WASHINGTON - With scant snowfall and barren ski slopes in parts of the Midwest and Northeast the past couple of years, some scientists have pointed to global warming as the culprit.
Then when a whopper of a blizzard smacked the Northeast with more than 2 feet of snow in some places earlier this month, some of the same people again blamed global warming.
How can that be? It's been a joke among skeptics, pointing to what seems to be a brazen contradiction.
But the answer lies in atmospheric physics. A warmer atmosphere can hold, and dump, more moisture, snow experts say. And two soon-to-be-published studies demonstrate how there can be more giant blizzards yet less snow overall each year. Projections say that's likely to continue with man-made global warming.
• The United States has been walloped by twice as many of the most extreme snowstorms in the past 50 years than in the previous 60 years, according to an upcoming study on extreme weather by leading federal and university climate scientists. This fits with a dramatic trend up in extreme winter precipitation in the Northeast charted by the National Climatic Data Center.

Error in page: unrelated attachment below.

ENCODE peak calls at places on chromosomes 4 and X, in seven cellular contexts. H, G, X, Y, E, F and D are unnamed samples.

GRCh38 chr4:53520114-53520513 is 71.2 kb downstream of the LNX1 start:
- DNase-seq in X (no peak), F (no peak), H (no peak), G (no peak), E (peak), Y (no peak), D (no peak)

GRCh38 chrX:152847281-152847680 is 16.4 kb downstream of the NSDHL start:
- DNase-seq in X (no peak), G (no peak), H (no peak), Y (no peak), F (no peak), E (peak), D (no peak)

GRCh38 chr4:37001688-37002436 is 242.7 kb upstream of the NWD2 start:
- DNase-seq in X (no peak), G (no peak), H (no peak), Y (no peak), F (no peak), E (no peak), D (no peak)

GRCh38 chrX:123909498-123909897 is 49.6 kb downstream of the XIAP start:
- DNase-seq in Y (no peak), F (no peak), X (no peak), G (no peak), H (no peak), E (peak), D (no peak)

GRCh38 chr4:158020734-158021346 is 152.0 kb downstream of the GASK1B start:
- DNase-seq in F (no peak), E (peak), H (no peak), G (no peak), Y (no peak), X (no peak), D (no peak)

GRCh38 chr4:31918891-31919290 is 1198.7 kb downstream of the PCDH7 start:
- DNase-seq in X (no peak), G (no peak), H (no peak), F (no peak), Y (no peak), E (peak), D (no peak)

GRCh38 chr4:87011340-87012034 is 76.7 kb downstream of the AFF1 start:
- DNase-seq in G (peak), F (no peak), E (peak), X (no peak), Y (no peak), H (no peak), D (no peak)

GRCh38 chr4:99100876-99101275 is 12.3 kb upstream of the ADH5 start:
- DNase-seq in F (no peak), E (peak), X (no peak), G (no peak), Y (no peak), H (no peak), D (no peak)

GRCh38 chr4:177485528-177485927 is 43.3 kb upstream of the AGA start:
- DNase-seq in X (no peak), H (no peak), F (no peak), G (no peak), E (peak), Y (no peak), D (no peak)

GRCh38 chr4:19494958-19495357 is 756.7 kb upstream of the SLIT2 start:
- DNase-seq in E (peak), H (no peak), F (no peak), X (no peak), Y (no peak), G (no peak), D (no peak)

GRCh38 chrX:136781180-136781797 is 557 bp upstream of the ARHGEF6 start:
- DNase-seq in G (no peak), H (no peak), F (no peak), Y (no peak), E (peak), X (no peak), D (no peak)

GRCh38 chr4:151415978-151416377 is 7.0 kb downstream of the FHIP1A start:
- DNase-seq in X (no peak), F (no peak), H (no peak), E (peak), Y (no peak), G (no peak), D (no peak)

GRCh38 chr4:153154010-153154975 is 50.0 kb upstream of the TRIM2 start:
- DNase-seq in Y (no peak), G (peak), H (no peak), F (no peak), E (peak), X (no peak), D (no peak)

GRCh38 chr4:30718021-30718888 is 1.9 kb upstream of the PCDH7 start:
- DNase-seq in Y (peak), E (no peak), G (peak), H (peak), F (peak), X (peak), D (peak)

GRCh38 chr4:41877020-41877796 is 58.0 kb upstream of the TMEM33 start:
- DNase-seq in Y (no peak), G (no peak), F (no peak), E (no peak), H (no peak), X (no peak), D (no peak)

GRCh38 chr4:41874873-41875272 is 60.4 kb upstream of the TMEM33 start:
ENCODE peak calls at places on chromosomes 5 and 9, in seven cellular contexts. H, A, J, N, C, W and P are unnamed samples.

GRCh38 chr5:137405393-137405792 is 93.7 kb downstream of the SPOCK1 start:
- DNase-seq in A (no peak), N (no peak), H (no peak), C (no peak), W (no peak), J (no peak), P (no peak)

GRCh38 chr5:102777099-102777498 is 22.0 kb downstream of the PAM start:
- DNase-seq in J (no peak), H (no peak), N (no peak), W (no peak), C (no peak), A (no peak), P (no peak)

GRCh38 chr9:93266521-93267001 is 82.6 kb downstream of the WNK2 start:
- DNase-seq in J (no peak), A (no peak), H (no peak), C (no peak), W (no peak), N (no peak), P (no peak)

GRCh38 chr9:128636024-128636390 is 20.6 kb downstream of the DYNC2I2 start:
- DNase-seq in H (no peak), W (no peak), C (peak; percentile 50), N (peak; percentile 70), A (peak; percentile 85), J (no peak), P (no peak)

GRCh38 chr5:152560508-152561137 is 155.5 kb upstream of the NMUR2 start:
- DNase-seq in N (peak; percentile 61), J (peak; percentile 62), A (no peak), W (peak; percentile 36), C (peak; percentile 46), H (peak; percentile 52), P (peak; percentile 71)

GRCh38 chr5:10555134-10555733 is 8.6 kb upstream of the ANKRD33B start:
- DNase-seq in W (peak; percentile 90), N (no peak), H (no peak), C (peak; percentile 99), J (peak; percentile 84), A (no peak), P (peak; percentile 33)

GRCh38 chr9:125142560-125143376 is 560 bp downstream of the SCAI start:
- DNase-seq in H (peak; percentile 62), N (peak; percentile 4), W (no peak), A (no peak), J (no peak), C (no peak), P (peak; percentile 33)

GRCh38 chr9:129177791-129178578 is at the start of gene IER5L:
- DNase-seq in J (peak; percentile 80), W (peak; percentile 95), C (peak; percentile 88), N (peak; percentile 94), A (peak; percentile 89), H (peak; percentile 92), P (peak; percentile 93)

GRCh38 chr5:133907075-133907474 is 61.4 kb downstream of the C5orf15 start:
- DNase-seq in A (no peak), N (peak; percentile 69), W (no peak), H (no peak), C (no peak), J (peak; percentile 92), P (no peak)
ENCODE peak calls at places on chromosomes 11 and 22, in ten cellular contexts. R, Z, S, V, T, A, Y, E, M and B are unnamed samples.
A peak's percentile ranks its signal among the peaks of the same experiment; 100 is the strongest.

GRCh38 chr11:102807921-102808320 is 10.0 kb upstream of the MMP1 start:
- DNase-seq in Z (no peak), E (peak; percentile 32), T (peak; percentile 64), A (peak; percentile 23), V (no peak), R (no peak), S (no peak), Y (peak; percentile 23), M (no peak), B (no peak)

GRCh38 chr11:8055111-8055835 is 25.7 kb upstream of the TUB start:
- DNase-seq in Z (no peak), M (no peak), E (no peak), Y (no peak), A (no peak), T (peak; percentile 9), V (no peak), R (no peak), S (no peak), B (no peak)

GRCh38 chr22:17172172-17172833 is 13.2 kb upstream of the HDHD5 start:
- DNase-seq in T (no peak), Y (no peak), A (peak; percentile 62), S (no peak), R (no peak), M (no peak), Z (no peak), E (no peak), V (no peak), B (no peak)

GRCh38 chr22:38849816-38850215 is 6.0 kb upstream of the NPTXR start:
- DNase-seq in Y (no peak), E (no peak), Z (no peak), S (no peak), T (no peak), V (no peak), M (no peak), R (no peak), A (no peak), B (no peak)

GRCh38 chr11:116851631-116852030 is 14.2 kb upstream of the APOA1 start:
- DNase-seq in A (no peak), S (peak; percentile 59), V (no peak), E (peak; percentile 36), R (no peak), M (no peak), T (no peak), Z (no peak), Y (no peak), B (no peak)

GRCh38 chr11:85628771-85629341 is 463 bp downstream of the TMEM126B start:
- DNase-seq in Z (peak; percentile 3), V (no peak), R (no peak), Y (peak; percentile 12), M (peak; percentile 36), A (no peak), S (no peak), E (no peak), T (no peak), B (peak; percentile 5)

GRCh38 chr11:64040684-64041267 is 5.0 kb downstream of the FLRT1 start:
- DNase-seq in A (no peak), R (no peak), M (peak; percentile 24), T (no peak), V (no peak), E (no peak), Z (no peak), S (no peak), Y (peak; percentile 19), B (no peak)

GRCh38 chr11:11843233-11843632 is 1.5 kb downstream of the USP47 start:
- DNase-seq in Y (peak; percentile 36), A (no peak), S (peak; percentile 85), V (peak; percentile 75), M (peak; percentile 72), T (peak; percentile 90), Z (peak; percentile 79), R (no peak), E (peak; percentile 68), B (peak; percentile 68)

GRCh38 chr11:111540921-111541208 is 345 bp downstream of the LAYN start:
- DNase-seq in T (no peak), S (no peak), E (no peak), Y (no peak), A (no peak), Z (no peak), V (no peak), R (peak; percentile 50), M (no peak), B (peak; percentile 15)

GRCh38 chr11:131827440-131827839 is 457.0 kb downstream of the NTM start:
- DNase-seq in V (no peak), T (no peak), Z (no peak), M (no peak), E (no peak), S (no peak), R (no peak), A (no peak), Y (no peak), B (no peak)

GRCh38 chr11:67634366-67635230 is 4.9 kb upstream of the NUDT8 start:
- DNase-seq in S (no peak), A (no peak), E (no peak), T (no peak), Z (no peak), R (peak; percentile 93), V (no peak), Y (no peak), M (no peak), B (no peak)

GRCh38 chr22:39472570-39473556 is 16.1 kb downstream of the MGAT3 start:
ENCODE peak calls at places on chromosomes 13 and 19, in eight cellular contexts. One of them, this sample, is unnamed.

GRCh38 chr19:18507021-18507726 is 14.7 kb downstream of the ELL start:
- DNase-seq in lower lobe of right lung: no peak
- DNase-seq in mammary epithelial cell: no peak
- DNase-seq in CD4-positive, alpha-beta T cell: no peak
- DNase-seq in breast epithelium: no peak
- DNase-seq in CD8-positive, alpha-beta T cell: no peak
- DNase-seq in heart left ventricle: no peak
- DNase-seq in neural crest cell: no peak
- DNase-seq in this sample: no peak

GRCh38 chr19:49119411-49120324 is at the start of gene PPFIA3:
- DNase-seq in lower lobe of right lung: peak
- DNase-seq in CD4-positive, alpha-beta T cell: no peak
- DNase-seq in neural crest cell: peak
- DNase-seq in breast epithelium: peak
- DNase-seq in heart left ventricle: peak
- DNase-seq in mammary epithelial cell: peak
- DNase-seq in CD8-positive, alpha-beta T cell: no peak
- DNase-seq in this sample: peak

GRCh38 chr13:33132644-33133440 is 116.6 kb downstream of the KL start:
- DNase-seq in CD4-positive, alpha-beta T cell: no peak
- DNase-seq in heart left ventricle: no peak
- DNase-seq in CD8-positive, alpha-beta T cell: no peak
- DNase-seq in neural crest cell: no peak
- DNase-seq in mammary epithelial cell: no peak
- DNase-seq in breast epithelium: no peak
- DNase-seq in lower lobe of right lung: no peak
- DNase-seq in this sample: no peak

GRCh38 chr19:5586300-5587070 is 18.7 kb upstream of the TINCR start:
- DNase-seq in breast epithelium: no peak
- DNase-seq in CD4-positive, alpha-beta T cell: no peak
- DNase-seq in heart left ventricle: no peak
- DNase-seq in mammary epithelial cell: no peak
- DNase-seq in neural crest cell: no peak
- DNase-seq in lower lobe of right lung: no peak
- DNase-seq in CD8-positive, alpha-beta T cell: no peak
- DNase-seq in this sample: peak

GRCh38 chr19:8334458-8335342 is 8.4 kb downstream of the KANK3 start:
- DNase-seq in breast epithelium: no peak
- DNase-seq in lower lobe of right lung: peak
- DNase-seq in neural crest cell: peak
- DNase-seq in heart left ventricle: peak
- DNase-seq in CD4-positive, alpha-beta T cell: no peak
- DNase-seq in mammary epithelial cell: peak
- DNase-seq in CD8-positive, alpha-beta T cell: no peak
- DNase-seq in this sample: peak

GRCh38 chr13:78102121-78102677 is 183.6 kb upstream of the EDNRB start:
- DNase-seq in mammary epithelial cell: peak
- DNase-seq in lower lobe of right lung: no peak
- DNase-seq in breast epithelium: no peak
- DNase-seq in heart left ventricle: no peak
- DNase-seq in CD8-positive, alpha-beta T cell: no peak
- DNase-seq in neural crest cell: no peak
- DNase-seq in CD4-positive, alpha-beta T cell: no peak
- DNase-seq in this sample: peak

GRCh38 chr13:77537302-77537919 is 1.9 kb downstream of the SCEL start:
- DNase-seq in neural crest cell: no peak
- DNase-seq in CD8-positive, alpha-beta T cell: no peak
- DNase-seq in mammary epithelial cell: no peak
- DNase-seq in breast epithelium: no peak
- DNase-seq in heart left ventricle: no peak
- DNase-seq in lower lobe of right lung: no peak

• Yet the Global Snow Lab at Rutgers University says spring snow cover in the Northern Hemisphere has shrunk on average by 1 million square miles in the last 45 years.
• And an upcoming study in the Journal of Climate says computer models predict that annual global snowfall will shrink by more than a foot in the next 50 years.
"Shorter snow season, less snow overall, but the occasional knockout punch," Princeton University climate scientist Michael Oppenheimer said. "That's the new world we live in."
Ten climate scientists say the idea of less snow and more blizzards makes sense: A warmer world is likely to decrease the overall amount of snow falling each year and shrink the snow season. But when it is cold enough for a snowstorm to hit, the slightly warmer air is often carrying more moisture, producing potentially historic blizzards.
"Strong snowstorms thrive on the ragged edge of temperature - warm enough for the air to hold lots of moisture, meaning lots of precipitation, but just cold enough for it to fall as snow," said Mark Serreze, director of the National Snow and Ice Data Center. "Increasingly, it seems that we're on that ragged edge."
Scientists won't blame a specific event or even a specific seasonal change on global warming without doing intricate, time-consuming studies. They are just now getting a better picture of the intersection of man-made climate change and extreme snowfall.
But when Serreze, Oppenheimer and others look at the last few years of less snow overall, punctuated by big storms, they say this is what they expect in the future.
"It fits the pattern that we expect to unfold," Oppenheimer said.
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